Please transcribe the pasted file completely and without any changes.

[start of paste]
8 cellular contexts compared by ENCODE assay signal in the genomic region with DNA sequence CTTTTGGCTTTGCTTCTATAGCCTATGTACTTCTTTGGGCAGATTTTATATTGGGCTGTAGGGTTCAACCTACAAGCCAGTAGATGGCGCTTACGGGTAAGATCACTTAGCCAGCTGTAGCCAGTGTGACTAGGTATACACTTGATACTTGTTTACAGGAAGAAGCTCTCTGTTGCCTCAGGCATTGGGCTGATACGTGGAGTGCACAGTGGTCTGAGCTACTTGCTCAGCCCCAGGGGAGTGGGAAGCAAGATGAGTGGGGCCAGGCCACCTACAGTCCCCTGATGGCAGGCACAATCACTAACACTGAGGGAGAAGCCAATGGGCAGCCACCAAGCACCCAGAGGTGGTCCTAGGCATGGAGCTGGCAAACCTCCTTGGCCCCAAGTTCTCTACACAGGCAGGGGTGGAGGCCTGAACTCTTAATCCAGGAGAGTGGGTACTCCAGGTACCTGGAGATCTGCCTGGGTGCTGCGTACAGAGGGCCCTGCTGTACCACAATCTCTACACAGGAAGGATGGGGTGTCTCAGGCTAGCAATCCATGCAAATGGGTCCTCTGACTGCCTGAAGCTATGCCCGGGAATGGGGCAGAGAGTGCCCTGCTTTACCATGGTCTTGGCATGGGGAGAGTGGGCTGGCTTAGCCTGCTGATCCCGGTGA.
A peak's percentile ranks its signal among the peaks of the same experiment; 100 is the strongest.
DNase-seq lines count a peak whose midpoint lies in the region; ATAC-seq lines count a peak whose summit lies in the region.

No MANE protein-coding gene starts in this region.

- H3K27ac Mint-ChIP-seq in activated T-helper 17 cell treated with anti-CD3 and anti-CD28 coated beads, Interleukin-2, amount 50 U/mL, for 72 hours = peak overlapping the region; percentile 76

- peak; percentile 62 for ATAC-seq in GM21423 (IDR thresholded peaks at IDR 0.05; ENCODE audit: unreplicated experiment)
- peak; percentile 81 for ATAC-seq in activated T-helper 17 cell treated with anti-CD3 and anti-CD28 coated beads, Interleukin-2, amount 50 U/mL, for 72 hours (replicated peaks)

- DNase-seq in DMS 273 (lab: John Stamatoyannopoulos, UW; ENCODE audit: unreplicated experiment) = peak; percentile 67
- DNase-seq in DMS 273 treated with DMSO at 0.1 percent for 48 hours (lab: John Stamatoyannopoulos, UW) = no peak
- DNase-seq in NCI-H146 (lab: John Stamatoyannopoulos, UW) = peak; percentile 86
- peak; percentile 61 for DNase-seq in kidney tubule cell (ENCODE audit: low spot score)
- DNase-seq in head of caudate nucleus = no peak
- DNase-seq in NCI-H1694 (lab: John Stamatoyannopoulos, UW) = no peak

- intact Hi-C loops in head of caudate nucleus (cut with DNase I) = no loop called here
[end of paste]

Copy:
8 cellular contexts compared by ENCODE assay signal in the genomic region with DNA sequence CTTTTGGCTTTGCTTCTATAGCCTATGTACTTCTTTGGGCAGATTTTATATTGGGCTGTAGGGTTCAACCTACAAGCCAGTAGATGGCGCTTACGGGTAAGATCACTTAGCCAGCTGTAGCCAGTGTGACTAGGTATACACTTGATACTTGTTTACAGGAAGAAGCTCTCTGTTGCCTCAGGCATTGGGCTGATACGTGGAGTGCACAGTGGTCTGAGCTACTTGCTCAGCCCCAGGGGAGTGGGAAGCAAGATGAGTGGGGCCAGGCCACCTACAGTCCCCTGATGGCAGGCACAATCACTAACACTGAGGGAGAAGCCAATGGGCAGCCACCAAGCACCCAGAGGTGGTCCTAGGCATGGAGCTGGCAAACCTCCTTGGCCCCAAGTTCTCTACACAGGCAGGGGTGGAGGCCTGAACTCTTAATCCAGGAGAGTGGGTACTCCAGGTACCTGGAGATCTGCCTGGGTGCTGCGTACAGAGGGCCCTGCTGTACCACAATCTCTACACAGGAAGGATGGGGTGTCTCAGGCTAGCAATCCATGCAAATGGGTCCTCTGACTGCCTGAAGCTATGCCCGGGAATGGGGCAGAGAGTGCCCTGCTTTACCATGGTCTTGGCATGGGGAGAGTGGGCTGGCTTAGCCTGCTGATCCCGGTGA.
A peak's percentile ranks its signal among the peaks of the same experiment; 100 is the strongest.
DNase-seq lines count a peak whose midpoint lies in the region; ATAC-seq lines count a peak whose summit lies in the region.

No MANE protein-coding gene starts in this region.

- H3K27ac Mint-ChIP-seq in activated T-helper 17 cell treated with anti-CD3 and anti-CD28 coated beads, Interleukin-2, amount 50 U/mL, for 72 hours = peak overlapping the region; percentile 76

- peak; percentile 62 for ATAC-seq in GM21423 (IDR thresholded peaks at IDR 0.05; ENCODE audit: unreplicated experiment)
- peak; percentile 81 for ATAC-seq in activated T-helper 17 cell treated with anti-CD3 and anti-CD28 coated beads, Interleukin-2, amount 50 U/mL, for 72 hours (replicated peaks)

- DNase-seq in DMS 273 (lab: John Stamatoyannopoulos, UW; ENCODE audit: unreplicated experiment) = peak; percentile 67
- DNase-seq in DMS 273 treated with DMSO at 0.1 percent for 48 hours (lab: John Stamatoyannopoulos, UW) = no peak
- DNase-seq in NCI-H146 (lab: John Stamatoyannopoulos, UW) = peak; percentile 86
- peak; percentile 61 for DNase-seq in kidney tubule cell (ENCODE audit: low spot score)
- DNase-seq in head of caudate nucleus = no peak
- DNase-seq in NCI-H1694 (lab: John Stamatoyannopoulos, UW) = no peak

- intact Hi-C loops in head of caudate nucleus (cut with DNase I) = no loop called here